|Binomial name||Rosmarinus officinalis|
Other Common Names:
The other common names for the herb rosemary are Polar Plant, Compass-weed, Compass Plant, and Rosmarinus coronarium, Dew of the Sea, Garden Rosemary, Incensier, Mary's Mantle, Mi-tieh-hsiang and Old Man.
The evergreen shrub originated in the Mediterranean area, but it is today cultivated almost everywhere in the world, primarily for its aromatic leaves. Rosemary has been named the Herb of the Year in 2001 by the International Herb Association. It was one of the herbs introduced to Britain by the Romans and this piney-scented plant is still particularly loved today by the Italians and the British, who use it frequently in their cooking.
In ancient Greece and Rome rosemary was believed to strengthen the memory, which accounts for its being known as the herb of remembrance and fidelity. Rosemary was an essential part of the apothecary's repertoire during the Renaissance. The French regarding it as a cure-all, Hippocrates, Galen, and Dioscorides all prescribed rosemary for liver problems.
The herb of rosemary has several ash colored branches, and the bark is rather scaly and it grows upto a height of three feet. The leaves are with a prominent vein in the middle and margins which are rolled down on the sides. The evergreen leaves of this herb are about 1 inch long, linear, revolute, dark green above and paler and glandular beneath, with an odour pungently aromatic and somewhat camphoraceous.
Rosemary is said to be a native of Mediterranean regions and covers a wide range in Southern Europe and now it is cultivated throughout the world.
Rosemary needs full sun, and a sandy, well-limed soil, but it can also be wintered indoors. Rosemary generally grows best in light, well-drained, rather dry soil; with its recommended pH range about 6.0 to 7.5.It will grow in gardens, but prefers to be near the sea.
Rosemary is propagated by seeds, cuttings and layers, and division of roots. Rosemary succeeds best in a light, rather dry soil, and in a sheltered situation, such as the base of a low wall with a south aspect. On a chalk soil it grows smaller, but is more fragrant.
Sow the seeds indoors in a dark room, as this will aid germination, covering a liberal amount of the seeds lightly after sowing. The optimum soil temperature should be around 15c .Although rosemary can take up to 3 months before germination you should start to see some results in about 2-3 weeks. When you have shoot that are around 20cm (4inches) high they may be planted out. Keep the young plant moist but not too wet as the roots easily rot. The new plants should be transplanted in the early autumn to allow them to harden off before the winter, and they may need to be protected with straw where winter conditions are severe. Once established, rosemary bushes do not like to be moved. If this is attempted, the leaves will often turn brown and die, so if it is necessary to transplant try to avoid cutting any roots when doing so and retain as much of the original ball of earth as possible. If happy in its position, rosemary can last for about 30 years. Trim it lightly to maintain its thickness.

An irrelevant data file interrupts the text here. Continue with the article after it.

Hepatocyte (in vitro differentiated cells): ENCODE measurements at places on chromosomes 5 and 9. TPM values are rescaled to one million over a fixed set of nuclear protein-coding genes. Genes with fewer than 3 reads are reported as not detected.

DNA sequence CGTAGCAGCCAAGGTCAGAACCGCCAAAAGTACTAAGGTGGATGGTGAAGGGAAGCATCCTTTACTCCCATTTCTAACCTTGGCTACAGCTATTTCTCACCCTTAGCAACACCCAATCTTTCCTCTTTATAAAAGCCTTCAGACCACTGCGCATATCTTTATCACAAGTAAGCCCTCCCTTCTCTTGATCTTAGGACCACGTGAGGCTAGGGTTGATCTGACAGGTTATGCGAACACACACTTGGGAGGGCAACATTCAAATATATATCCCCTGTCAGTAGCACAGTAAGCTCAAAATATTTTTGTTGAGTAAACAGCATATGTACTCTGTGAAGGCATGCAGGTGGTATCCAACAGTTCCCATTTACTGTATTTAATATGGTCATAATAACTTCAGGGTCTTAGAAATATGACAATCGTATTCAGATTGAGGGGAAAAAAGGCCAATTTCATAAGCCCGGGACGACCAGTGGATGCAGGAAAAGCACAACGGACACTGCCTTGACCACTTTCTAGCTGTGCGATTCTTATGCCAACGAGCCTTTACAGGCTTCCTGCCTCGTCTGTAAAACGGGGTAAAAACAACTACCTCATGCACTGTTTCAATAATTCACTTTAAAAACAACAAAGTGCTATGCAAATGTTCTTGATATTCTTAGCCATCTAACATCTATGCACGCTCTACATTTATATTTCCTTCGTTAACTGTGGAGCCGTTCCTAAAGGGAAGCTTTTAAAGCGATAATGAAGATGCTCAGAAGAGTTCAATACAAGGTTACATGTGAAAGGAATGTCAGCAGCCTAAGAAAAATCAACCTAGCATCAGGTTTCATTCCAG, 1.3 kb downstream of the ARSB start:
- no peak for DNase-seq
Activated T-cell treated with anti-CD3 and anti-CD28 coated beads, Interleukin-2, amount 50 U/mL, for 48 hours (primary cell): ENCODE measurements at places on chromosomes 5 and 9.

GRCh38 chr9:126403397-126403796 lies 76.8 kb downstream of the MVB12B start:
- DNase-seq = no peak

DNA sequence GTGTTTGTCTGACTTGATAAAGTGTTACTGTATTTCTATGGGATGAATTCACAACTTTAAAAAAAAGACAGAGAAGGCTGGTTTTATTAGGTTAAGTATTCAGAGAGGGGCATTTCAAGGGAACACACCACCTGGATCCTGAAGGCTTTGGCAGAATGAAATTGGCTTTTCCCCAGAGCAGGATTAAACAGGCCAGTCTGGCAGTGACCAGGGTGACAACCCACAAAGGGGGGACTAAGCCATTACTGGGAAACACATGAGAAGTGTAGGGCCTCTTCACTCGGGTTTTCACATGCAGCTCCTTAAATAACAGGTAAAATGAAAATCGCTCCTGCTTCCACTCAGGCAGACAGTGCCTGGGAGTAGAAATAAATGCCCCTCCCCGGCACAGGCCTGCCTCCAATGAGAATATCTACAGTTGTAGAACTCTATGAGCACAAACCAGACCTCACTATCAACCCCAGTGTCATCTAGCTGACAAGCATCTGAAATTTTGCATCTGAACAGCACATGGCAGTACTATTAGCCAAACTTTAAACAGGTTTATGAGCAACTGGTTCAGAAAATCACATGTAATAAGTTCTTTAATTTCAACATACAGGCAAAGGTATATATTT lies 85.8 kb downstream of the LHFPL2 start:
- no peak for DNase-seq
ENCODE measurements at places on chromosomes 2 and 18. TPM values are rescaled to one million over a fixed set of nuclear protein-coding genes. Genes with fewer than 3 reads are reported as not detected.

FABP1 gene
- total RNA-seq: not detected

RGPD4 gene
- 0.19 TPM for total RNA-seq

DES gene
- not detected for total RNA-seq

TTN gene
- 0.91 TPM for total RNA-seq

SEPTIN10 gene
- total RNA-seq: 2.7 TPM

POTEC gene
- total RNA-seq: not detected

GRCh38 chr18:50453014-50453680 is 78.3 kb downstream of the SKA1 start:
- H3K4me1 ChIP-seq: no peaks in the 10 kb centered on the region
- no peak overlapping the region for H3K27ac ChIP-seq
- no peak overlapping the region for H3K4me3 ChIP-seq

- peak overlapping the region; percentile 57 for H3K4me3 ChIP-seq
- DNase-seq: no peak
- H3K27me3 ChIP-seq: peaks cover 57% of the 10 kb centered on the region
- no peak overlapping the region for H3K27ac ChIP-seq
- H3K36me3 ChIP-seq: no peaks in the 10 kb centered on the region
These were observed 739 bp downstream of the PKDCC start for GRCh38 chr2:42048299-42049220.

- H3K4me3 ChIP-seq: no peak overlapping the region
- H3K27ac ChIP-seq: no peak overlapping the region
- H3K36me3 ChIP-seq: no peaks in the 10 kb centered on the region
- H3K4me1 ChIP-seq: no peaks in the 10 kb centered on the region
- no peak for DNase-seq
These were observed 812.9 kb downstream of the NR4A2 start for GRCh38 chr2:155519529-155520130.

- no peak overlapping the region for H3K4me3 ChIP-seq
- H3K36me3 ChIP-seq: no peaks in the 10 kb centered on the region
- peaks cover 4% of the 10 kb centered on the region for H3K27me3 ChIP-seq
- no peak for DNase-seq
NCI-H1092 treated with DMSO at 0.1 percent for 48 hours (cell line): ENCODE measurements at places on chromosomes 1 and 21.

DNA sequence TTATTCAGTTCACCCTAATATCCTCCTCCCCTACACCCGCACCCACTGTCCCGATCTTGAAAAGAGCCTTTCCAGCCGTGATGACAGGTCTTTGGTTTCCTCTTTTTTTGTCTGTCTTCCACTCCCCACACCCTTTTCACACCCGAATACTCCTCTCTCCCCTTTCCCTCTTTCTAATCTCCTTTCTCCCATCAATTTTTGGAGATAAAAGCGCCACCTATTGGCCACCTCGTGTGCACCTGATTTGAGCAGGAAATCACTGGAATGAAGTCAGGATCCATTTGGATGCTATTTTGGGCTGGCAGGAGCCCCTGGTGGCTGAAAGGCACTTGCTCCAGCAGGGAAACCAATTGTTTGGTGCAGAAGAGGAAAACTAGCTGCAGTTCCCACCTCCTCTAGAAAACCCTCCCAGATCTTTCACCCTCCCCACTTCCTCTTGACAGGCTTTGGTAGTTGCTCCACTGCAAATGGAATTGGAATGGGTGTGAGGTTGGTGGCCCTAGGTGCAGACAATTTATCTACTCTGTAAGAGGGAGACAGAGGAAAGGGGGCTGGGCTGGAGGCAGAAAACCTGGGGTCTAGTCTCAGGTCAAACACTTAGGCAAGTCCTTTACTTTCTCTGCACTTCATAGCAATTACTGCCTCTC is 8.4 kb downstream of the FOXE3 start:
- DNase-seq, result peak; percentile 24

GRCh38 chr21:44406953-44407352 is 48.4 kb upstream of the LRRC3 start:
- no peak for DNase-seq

Layering is a good technique to be used when one has a rosemary plant already. Stem cuttings can be used for this purpose. One can simply pin down the lower rambling branches of an existing herb to the soil until they root, and this will ultimately form a new plant.
One must take care to space garden plants 0.3 to 0.6 m (1 to 2 feet) apart.
When one is trying to grow rosemary in a container, one must make sure that the plant is slightly pot bound. This means that the container that one must use to grow the plant in must be just big enough for the roots to be housed properly. The pot itself must be kept in a bright and sunny place, because this plant thrives best in open and bright sunshine. The soil must never dry out completely. An established rosemary plant can be kept for three to four years in a container, before it may need to be replaced. The long and straggly branches of the plant must be shortened and trimmed adequately, as this would stimulate new and robust growth of the plant.
The flowers of rosemary are in full bloom in mid to late spring, and sometimes again in late summer.